I waited a bit to comment on comedian Michael Richards’ comedy club “nigger” meltdown, in part because there were other more pressing things to write about, in part because the use of the word “nigger” in American life is a serious, long-term discussion that need not rise to the surface only when it has become the talk-show, blogsphere fad of the moment. I’ve written on the subject before, at length, and expect to do it again, from time to time.
For those who missed it—if that is possible—former “Seinfeld” television star Richards made national news late last month when he was caught on camera during a routine at L.A.’s Laugh Factory responding to black hecklers in the audience by repeatedly calling them “niggers.”
“Throw his ass out,” Mr. Richards shouted. “He’s a nigger! He’s a nigger! He’s a nigger! A nigger, look, there’s a nigger!” And when several in the audience voiced their disapproval of his tirade, he said, “They’re going to arrest me for calling a black man a nigger.” Richards also told the men, “Fifty years ago we’d have you upside down with a fucking fork up your ass.”
For those who know something about recent American history, the reference to American lynching immediately took Mr. Richards’ remarks out of the area of mere name-calling and into the realm of the indefensible, and there were more than enough condemnations from sources various and sundry to fill several file cabinets.
But Mr. Richards also had his defenders, people who wondered why it is OK for African-Americans to use the word “nigger” while others are condemned for it.
Typical of that sentiment was someone signing himself “Jack” at Matt Dentler’s entertainment-based blog (http://blogs.indiewire.com/mattdentler/), who remarked that it is “two-faced of civil rights leaders to make a mountain out of mole hill with the comedian/actor Michael Richards’s affair where he used the word ‘nigger’ multiple times. Black comedians on the Black Entertainment Channel can scream ‘nigger’ and the audience will scream with laughter with some almost falling out of their chairs. Pardon my French, but if a Nigger says ‘nigger’ he is not engaged in a racist tirade and he can get paid top dollar for doing it.”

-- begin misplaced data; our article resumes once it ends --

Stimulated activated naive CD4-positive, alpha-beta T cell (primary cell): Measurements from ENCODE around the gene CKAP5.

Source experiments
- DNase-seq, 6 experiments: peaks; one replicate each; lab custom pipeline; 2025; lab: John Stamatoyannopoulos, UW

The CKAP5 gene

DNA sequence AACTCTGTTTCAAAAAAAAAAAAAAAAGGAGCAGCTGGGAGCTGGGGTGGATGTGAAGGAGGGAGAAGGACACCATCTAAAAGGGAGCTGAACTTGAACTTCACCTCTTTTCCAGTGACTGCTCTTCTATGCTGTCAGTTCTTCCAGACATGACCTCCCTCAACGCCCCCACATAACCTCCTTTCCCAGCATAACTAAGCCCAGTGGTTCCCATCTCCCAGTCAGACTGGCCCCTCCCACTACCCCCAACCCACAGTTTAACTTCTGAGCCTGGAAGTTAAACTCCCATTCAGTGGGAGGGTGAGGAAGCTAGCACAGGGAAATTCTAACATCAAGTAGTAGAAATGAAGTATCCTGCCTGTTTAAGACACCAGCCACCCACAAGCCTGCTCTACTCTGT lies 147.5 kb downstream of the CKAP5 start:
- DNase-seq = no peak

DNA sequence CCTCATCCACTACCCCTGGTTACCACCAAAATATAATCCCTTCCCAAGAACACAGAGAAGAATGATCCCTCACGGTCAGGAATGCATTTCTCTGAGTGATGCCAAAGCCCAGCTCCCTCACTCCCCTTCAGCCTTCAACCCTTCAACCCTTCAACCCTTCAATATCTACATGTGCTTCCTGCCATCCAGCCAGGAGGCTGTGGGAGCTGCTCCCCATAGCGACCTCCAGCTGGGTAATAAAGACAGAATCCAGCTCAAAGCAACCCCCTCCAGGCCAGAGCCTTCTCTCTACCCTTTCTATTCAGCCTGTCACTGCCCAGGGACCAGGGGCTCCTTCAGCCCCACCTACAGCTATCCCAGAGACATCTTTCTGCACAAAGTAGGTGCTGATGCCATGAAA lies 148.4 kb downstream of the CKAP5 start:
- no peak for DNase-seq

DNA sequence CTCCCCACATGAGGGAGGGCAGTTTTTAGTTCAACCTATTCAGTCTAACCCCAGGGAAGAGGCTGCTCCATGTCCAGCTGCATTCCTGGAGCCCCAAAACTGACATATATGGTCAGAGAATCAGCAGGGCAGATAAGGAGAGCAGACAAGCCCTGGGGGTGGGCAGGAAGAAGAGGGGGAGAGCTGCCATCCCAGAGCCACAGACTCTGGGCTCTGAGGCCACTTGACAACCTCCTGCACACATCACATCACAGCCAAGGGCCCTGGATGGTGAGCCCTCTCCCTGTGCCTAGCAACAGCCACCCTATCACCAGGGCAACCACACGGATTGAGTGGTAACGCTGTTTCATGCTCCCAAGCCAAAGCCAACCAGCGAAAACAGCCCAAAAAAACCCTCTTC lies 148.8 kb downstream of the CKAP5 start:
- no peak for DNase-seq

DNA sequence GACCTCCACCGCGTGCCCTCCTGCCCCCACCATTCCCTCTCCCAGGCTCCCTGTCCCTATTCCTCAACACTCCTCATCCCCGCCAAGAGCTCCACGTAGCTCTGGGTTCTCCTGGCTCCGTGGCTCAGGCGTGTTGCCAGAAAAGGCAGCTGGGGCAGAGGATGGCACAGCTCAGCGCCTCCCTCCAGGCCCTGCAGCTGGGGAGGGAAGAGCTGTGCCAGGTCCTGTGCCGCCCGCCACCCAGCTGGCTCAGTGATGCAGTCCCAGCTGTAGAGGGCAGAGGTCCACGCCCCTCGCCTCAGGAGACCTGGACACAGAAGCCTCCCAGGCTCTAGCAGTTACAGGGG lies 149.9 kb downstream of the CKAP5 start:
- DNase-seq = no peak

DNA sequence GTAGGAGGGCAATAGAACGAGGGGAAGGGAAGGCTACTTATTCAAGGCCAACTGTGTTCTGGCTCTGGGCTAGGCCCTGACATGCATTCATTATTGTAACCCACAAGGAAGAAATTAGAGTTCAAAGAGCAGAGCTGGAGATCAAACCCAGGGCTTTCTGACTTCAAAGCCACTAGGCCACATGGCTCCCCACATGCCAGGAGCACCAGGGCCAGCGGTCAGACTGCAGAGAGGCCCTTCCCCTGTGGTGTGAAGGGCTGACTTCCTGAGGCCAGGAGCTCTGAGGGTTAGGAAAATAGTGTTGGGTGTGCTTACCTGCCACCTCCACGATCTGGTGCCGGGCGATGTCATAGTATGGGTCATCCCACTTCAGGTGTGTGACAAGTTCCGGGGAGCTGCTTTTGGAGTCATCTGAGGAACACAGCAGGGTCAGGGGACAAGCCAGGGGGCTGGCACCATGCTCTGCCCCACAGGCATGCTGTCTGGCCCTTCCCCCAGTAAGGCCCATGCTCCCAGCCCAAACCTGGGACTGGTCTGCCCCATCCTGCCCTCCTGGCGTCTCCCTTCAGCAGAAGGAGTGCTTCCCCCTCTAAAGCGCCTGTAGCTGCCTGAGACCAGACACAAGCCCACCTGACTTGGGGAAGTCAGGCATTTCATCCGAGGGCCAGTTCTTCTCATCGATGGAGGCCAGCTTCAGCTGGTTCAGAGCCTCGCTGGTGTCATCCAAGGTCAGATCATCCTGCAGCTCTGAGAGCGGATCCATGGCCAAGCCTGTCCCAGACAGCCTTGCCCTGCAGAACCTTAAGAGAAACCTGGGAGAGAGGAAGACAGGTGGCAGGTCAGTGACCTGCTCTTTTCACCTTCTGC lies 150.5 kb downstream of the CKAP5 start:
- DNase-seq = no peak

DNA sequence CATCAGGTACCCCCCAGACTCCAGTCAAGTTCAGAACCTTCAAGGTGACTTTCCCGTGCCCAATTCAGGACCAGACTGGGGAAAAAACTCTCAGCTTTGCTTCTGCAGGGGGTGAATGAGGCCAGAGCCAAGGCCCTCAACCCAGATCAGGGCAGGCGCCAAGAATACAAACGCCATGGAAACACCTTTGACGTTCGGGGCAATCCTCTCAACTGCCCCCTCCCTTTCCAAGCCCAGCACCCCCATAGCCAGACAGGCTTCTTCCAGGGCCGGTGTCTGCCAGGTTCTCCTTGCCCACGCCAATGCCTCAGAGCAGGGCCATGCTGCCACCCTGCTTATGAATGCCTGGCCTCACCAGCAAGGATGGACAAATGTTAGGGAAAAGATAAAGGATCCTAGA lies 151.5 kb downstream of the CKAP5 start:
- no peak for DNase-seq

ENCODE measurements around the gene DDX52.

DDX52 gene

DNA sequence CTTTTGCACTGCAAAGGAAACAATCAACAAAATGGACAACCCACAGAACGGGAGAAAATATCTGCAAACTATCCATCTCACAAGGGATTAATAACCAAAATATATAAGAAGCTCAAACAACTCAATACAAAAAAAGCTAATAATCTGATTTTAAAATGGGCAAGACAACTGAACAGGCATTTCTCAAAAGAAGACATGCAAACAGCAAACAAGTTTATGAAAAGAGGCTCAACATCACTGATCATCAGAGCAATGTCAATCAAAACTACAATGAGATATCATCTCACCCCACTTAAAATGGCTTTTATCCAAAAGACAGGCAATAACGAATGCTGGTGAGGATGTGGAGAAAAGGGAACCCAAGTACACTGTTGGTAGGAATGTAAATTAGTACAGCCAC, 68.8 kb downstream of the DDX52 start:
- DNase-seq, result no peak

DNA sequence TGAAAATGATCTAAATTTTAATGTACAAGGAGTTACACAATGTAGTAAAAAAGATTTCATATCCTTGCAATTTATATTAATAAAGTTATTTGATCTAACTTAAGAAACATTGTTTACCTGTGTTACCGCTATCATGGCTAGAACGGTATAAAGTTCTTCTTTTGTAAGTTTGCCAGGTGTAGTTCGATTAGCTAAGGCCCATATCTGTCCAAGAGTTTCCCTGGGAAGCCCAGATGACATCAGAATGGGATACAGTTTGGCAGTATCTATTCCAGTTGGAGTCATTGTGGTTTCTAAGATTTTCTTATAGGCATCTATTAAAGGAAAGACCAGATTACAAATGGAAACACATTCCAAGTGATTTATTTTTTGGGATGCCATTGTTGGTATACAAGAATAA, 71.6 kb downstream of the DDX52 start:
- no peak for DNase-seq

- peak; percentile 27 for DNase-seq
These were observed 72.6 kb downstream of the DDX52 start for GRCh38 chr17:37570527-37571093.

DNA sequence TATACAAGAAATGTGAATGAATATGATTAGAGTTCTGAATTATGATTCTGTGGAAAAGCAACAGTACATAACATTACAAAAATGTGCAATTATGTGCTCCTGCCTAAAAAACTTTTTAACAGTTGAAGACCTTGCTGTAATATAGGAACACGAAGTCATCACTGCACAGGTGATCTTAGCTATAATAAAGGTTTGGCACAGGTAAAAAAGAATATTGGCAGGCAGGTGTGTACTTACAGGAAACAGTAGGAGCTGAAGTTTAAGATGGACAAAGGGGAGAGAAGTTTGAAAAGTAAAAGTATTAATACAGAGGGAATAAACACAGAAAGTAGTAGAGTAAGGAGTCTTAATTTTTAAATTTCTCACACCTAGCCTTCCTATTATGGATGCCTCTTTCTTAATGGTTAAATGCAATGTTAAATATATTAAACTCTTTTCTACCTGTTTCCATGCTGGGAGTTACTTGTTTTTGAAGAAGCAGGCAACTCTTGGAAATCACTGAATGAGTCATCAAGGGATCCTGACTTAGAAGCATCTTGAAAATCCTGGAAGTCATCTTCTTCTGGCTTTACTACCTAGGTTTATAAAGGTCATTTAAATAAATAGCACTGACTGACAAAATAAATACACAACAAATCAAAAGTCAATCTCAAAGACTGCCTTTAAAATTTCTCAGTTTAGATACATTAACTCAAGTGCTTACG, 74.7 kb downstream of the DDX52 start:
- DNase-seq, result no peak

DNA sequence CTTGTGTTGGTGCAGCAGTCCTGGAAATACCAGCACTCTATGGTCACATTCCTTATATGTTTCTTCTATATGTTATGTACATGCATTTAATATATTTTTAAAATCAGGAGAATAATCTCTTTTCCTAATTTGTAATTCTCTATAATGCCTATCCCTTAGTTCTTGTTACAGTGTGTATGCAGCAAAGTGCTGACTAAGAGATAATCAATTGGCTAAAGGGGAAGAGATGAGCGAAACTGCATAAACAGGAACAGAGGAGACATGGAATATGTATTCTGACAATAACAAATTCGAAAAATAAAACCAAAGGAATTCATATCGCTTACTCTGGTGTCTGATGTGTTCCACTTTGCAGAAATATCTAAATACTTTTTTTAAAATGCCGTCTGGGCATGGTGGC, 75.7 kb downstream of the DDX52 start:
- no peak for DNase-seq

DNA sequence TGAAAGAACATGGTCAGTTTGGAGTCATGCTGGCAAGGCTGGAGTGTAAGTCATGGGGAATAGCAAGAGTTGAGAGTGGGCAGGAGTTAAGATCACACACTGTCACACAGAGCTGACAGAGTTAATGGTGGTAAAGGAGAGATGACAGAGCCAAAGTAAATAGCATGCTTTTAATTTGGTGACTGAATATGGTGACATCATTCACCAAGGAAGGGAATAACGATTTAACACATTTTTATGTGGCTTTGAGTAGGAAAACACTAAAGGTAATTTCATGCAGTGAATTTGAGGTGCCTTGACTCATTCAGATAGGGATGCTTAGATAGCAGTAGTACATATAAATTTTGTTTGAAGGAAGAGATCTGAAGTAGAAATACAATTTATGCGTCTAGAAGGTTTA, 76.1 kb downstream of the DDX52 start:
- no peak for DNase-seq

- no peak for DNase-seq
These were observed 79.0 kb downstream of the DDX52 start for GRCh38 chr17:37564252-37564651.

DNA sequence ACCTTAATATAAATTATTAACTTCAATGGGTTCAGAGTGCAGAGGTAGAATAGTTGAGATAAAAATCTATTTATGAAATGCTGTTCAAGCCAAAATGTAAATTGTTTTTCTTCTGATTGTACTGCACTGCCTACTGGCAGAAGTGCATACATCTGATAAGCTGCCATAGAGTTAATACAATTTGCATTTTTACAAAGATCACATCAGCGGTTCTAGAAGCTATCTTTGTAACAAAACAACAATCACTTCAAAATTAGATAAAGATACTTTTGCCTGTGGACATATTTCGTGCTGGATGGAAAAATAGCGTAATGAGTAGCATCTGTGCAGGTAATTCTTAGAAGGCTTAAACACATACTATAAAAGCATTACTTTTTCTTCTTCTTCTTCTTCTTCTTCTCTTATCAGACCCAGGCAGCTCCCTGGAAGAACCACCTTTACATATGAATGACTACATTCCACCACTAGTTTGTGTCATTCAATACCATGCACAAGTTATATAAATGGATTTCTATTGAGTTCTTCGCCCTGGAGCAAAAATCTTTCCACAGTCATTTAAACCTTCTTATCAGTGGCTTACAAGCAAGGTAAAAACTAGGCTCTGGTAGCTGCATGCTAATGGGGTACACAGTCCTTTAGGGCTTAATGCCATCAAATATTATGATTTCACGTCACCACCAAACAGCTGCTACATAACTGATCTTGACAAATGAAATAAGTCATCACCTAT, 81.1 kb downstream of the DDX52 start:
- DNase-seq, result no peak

“Sillier yet,” Jack continued, “the word ‘nigger’ is so taboo that some people are expected to make reference to it by saying ‘the n-word’. We do not have a ‘g-word’ for ‘gringo’ [etc., etc. etc.] …
Jack concluded that Mr. Richards “was mouthing off at a night club where folks expected some insults. Black folks, especially the civil rights leaders, ought to be able to roll with the punches like everyone else.”
Like everyone else? No, let’s leave that. It’s a distraction.
In order to emphasize that we are advancing a universal truth rather than a point of personal privilege, let us make our assertions, first, in broader terms rather than the particular: those who are or have been the victims of some form or other of social oppression—racial, religious, gender, et. al—forever retain the right to use, in whatever way they want, the epithets used against them in advancing that oppression. Those who were not and are not the victims, do not (except under special circumstances, which we will talk about in a moment). That seems simple enough.
In other words, Korean-American comedian Margaret Cho can make all the jokes in Asian dialect because she is of Asian descent, but comedian Rosie O’Donnell cannot. Ms. O’Donnell, on the other hand, is free to joke at will about lesbians, while for Ms. Cho (unless she is lesbian; I don’t know her well enough to determine), that is forbidden territory. So it is, also, with my Native American brethren, who can ridicule Uncle Tonto all they want. I would do so at my own risk.
There are, of course, exceptions to this rule.
The first is the “walk a mile in my moccasins” exception—those who are willing to accept the burdens of the oppressed are also made benefit to whatever perks may accrue (Johnny Otis, the Berkeley native musician who gave up his Greek ancestry early in life to identify himself exclusively as African-American, heart and soul, comes instantly to mind, here). The second exception are those who use ethnic epithets in their humor, for example, as methods of healing rather than hurting. The comedian Richard Pryor had the knack of it, almost always beginning his routines by ragging on himself—by the time he moved on to black people in general (who he almost always referred to as “niggers”) and then, finally, to other groups, the effect was more often than not to show the universal humanity in all of us, rather than an emphasis on the differences.